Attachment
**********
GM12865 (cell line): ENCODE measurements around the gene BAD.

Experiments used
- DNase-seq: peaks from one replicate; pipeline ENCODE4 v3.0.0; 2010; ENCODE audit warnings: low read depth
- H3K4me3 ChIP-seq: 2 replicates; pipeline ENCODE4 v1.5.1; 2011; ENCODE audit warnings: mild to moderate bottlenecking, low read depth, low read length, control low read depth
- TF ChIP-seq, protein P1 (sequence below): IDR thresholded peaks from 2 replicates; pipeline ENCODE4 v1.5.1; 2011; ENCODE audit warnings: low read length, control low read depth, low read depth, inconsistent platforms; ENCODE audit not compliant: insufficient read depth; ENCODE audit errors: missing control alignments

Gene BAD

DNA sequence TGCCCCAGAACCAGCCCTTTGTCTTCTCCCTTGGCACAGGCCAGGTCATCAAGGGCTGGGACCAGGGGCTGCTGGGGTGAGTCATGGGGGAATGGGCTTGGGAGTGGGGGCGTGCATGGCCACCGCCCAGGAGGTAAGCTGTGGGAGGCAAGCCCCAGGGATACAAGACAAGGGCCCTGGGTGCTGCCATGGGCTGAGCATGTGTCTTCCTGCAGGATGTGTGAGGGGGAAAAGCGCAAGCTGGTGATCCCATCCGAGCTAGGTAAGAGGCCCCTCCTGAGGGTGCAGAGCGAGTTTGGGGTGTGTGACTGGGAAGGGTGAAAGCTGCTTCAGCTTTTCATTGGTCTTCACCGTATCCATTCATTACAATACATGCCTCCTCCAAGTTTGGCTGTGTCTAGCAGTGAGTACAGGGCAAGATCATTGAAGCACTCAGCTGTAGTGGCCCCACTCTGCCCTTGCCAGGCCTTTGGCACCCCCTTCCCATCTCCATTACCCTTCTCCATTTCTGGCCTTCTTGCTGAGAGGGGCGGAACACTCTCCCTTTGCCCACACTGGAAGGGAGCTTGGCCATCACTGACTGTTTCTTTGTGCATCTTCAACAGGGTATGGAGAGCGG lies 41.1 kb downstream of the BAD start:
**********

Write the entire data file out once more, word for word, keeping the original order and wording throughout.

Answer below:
GM12865 (cell line): ENCODE measurements around the gene BAD.

Experiments used
- DNase-seq: peaks from one replicate; pipeline ENCODE4 v3.0.0; 2010; ENCODE audit warnings: low read depth
- H3K4me3 ChIP-seq: 2 replicates; pipeline ENCODE4 v1.5.1; 2011; ENCODE audit warnings: mild to moderate bottlenecking, low read depth, low read length, control low read depth
- TF ChIP-seq, protein P1 (sequence below): IDR thresholded peaks from 2 replicates; pipeline ENCODE4 v1.5.1; 2011; ENCODE audit warnings: low read length, control low read depth, low read depth, inconsistent platforms; ENCODE audit not compliant: insufficient read depth; ENCODE audit errors: missing control alignments

Gene BAD

DNA sequence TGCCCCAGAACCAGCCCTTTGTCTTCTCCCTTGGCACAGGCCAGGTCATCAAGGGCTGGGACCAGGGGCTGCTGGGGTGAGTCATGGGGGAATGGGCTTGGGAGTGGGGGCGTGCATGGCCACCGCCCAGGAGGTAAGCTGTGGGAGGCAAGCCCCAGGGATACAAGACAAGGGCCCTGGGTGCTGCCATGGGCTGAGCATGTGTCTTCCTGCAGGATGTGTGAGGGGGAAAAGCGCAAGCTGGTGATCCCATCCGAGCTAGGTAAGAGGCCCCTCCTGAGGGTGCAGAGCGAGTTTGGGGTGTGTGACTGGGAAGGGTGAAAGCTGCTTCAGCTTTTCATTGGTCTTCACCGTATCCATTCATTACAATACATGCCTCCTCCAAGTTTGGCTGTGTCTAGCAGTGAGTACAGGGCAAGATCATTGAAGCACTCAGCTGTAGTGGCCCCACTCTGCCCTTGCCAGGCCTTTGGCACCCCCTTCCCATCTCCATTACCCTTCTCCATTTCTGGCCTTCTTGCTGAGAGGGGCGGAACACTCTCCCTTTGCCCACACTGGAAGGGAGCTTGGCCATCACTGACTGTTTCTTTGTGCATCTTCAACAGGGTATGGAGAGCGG lies 41.1 kb downstream of the BAD start: